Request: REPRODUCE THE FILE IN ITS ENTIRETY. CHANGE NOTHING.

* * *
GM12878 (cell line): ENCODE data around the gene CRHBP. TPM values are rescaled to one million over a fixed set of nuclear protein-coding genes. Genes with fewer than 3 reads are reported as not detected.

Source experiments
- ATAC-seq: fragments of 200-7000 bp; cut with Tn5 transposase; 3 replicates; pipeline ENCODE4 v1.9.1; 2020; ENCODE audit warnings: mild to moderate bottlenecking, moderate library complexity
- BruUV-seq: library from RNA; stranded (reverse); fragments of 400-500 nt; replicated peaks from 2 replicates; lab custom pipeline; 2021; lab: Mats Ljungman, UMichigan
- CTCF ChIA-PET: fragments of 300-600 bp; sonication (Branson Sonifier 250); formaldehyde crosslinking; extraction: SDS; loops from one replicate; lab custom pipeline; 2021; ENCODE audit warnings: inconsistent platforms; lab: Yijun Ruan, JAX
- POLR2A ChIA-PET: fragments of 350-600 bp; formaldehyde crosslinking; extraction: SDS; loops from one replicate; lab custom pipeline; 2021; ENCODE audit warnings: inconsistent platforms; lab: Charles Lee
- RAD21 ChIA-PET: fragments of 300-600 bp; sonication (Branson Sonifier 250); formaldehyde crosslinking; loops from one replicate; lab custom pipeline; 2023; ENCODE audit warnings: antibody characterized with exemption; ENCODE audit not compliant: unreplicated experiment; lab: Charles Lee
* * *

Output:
GM12878 (cell line): ENCODE data around the gene CRHBP. TPM values are rescaled to one million over a fixed set of nuclear protein-coding genes. Genes with fewer than 3 reads are reported as not detected.

Source experiments
- ATAC-seq: fragments of 200-7000 bp; cut with Tn5 transposase; 3 replicates; pipeline ENCODE4 v1.9.1; 2020; ENCODE audit warnings: mild to moderate bottlenecking, moderate library complexity
- BruUV-seq: library from RNA; stranded (reverse); fragments of 400-500 nt; replicated peaks from 2 replicates; lab custom pipeline; 2021; lab: Mats Ljungman, UMichigan
- CTCF ChIA-PET: fragments of 300-600 bp; sonication (Branson Sonifier 250); formaldehyde crosslinking; extraction: SDS; loops from one replicate; lab custom pipeline; 2021; ENCODE audit warnings: inconsistent platforms; lab: Yijun Ruan, JAX
- POLR2A ChIA-PET: fragments of 350-600 bp; formaldehyde crosslinking; extraction: SDS; loops from one replicate; lab custom pipeline; 2021; ENCODE audit warnings: inconsistent platforms; lab: Charles Lee
- RAD21 ChIA-PET: fragments of 300-600 bp; sonication (Branson Sonifier 250); formaldehyde crosslinking; loops from one replicate; lab custom pipeline; 2023; ENCODE audit warnings: antibody characterized with exemption; ENCODE audit not compliant: unreplicated experiment; lab: Charles Lee